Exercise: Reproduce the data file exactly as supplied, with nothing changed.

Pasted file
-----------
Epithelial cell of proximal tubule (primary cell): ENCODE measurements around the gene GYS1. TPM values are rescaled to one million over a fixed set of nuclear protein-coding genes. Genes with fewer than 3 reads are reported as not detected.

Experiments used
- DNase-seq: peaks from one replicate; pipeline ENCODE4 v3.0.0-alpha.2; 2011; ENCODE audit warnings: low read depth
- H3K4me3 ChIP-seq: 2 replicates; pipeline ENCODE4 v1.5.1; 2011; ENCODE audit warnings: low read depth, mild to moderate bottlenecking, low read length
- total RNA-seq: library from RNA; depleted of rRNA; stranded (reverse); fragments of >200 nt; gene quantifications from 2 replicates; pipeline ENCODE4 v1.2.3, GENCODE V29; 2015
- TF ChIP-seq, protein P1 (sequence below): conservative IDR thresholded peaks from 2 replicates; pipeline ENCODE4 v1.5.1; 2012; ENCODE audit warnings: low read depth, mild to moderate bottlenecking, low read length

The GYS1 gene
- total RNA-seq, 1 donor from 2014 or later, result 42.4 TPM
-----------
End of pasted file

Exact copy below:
Epithelial cell of proximal tubule (primary cell): ENCODE measurements around the gene GYS1. TPM values are rescaled to one million over a fixed set of nuclear protein-coding genes. Genes with fewer than 3 reads are reported as not detected.

Experiments used
- DNase-seq: peaks from one replicate; pipeline ENCODE4 v3.0.0-alpha.2; 2011; ENCODE audit warnings: low read depth
- H3K4me3 ChIP-seq: 2 replicates; pipeline ENCODE4 v1.5.1; 2011; ENCODE audit warnings: low read depth, mild to moderate bottlenecking, low read length
- total RNA-seq: library from RNA; depleted of rRNA; stranded (reverse); fragments of >200 nt; gene quantifications from 2 replicates; pipeline ENCODE4 v1.2.3, GENCODE V29; 2015
- TF ChIP-seq, protein P1 (sequence below): conservative IDR thresholded peaks from 2 replicates; pipeline ENCODE4 v1.5.1; 2012; ENCODE audit warnings: low read depth, mild to moderate bottlenecking, low read length

The GYS1 gene
- total RNA-seq, 1 donor from 2014 or later, result 42.4 TPM